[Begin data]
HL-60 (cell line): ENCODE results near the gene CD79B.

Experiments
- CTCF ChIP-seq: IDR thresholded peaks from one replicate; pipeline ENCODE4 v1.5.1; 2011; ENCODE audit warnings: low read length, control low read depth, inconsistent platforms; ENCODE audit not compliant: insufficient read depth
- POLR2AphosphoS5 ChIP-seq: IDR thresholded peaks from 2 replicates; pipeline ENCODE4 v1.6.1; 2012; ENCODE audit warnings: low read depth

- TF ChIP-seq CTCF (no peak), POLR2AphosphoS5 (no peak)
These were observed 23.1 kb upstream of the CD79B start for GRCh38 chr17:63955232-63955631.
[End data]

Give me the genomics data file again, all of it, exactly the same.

HL-60 (cell line): ENCODE results near the gene CD79B.

Experiments
- CTCF ChIP-seq: IDR thresholded peaks from one replicate; pipeline ENCODE4 v1.5.1; 2011; ENCODE audit warnings: low read length, control low read depth, inconsistent platforms; ENCODE audit not compliant: insufficient read depth
- POLR2AphosphoS5 ChIP-seq: IDR thresholded peaks from 2 replicates; pipeline ENCODE4 v1.6.1; 2012; ENCODE audit warnings: low read depth

- TF ChIP-seq CTCF (no peak), POLR2AphosphoS5 (no peak)
These were observed 23.1 kb upstream of the CD79B start for GRCh38 chr17:63955232-63955631.